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Ferrari 212 F1

From Wikipedia, the free encyclopedia

Ferrari 212 F1
CategoryFormula One / Formula Two
Designer(s)Aurelio Lampredi
Technical specifications[1][2]
ChassisSingle-seater, tubular frame
Axle trackFront: 1,255 mm (49.4 in)
Rear: 1,200 mm (47 in)
Wheelbase2,320 mm (91 in)
EngineColombo 2,562 cc (156.3 cu in), V12, naturally aspirated, front engine, longitudinally mounted
TransmissionFerrari 5-speed manual
Weight700 kg (1,500 lb)
Competition history
Notable entrantsEcurie Espadon
Notable driversSwitzerland Rudi Fischer
Switzerland Peter Hirt
Switzerland Rudolf Schoeller
West Germany Hans Stuck
Switzerland Max de Terra
Debut1951 Swiss Grand Prix
Constructors' Championships0
Drivers' Championships0
n.b. Unless otherwise stated, all data refer to
Formula One World Championship Grands Prix only.

The Ferrari 212 F1 was a Formula 1 and Formula 2 racing car designed by Aurelio Lampredi for Scuderia Ferrari in 1951.[3]

Racing history

Two 212 F1 chassis were built. One with a De Dion rear axle (chassis 102) and one car with a swing axle (chassis 110). The car was powered by a 2562 cc V12 engine.[1]

The Ferrari 212 F1 (chassis 102) made its debut at the 1951 Syracuse Grand Prix where it was driven by Dorino Serafini. Serafini finished second behind Ferrari teammate Luigi Villoresi. Two weeks later Serafini was back behind the wheel of the car at Pau. He qualified the car in third place but retired from the race after 49 laps due to steering problems. These are the only two races in which chassis 102 was entered.[4]

Ferrari sold chassis 110 to Swiss driver Rudi Fischer, the leader of Ecurie Espadon.[1] Fischer debuted the car at the non-championship Syracuse Grand Prix. He finished third behind Serafini in the other 212 F1. Fischer finished third at the San Remo Grand Prix and second at the Bordeaux Grand Prix. Fischer made his and the cars' World Championship debut at the 1951 Swiss Grand Prix. After starting tenth he finished the race in eleventh position. Fischer finished sixth at the German Grand Prix, just one position shy of World Championship points. The car was also entered at the Italian Grand Prix but Fischer did not start the race after a crash in practice. Fischer also entered the car in Formula Two races using a Ferrari 166 1995cc V12 engine.[4] He won the Formula Two races at Aix-les-Bains and Angoulême in 1951.[5]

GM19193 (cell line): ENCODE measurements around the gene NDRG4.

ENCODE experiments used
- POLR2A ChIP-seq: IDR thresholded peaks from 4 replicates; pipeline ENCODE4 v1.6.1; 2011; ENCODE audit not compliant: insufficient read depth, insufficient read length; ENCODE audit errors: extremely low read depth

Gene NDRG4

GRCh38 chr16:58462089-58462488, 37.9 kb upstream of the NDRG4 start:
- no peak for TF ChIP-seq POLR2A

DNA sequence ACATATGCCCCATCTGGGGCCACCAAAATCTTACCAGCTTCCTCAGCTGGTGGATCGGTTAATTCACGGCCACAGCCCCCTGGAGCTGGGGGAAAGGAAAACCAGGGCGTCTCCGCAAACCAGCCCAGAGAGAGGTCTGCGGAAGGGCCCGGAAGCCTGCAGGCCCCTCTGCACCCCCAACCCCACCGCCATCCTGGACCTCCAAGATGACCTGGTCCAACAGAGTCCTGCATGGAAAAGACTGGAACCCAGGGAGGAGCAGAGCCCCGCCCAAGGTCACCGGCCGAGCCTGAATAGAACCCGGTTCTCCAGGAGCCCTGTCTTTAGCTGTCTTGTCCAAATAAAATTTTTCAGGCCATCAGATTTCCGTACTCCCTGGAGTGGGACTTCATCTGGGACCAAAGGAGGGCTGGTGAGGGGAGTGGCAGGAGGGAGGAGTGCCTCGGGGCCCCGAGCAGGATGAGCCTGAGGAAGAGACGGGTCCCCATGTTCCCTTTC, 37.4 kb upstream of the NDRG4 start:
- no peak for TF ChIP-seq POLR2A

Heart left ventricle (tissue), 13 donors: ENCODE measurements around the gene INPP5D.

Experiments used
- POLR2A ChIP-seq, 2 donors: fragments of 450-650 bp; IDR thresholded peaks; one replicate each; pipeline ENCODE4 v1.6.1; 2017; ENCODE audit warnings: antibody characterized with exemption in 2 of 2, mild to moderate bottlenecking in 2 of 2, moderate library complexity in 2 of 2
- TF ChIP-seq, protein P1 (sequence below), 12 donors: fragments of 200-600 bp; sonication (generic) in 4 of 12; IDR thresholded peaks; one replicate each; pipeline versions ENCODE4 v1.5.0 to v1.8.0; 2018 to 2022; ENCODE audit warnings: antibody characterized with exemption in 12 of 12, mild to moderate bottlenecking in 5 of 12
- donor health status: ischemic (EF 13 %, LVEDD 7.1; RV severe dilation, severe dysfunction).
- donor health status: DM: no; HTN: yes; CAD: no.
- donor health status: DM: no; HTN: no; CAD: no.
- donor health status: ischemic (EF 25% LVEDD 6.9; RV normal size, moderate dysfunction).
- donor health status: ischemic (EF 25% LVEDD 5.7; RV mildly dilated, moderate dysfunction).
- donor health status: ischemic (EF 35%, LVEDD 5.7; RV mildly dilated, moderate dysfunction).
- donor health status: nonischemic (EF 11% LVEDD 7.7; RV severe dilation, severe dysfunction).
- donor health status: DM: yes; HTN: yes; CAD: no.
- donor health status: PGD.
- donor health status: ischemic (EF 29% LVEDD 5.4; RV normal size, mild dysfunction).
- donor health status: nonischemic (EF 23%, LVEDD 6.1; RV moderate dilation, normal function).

After 1951 the car only appeared as an Formula 2 car as the Formula One World Championship adopted Formula Two regulations for the 1952 and 1953 seasons.[4] For the 1952 season Rudi Fischer bought a Ferrari 500 which he used at all the races he entered. The 212 F1 was now used as a secondary entry. Peter Hirt drove the car at the Swiss Grand Prix. Fischer shared the 212 F1 with Hirt at the French Grand Prix. Fischer was initially due to drive his Ferrari 500, but engine problems in practice meant that he instead participated in the 212 F1. Hirt made his last appearance in the car at the British Grand Prix, where he retired from the race. Rudolf Schoeller drove the car at the Nürburgring but also retired from the race. Hans Stuck was entered at the Italian Grand Prix but he failed to qualify for the race as only 24 cars were allowed to start the race.

The 212 F1 made its final appearance at the 1953 Swiss Grand Prix. Max de Terra drove the car and finished the race in eighth position, 14 laps behind race winner Alberto Ascari.[4]

Complete Formula One World Championship results


Year Entrant Engine Tyres Driver 1 2 3 4 5 6 7 8 9
1951 Ecurie Espadon Ferrari 212 2.5 V12 P SUI 500 BEL FRA GBR GER ITA ESP
Switzerland   Rudi Fischer 11 6 DNS
1952 Ecurie Espadon Ferrari 166 2.0 V12 P SUI 500 BEL FRA GBR GER NED ITA
Switzerland   Peter Hirt 7 11 Ret
Switzerland   Rudi Fischer 11
Switzerland   Rudolf Schoeller Ret
West Germany Hans Stuck DNQ
1953 Ecurie Espadon Ferrari 166 2.0 V12 P ARG 500 NED BEL FRA GBR GER SUI ITA
Switzerland   Max de Terra 8


  1. ^ a b c "Ferrari 212 F1". Retrieved August 8, 2018.
  2. ^ "Ferrari 212 F1". Retrieved August 8, 2018.
  3. ^ a b "Ferrari – Ferrari 212". Retrieved August 8, 2018.
  4. ^ a b c d e "RTL GP Magazine 2009 nr 6 - Ferrari 212 F1". RTLGP Magazine. RTLGP. Retrieved August 8, 2018.
  5. ^ "Formula 2 1951 - Race Index". F2Register. Retrieved August 20, 2018.

External links

This page was last edited on 16 January 2021, at 04:34
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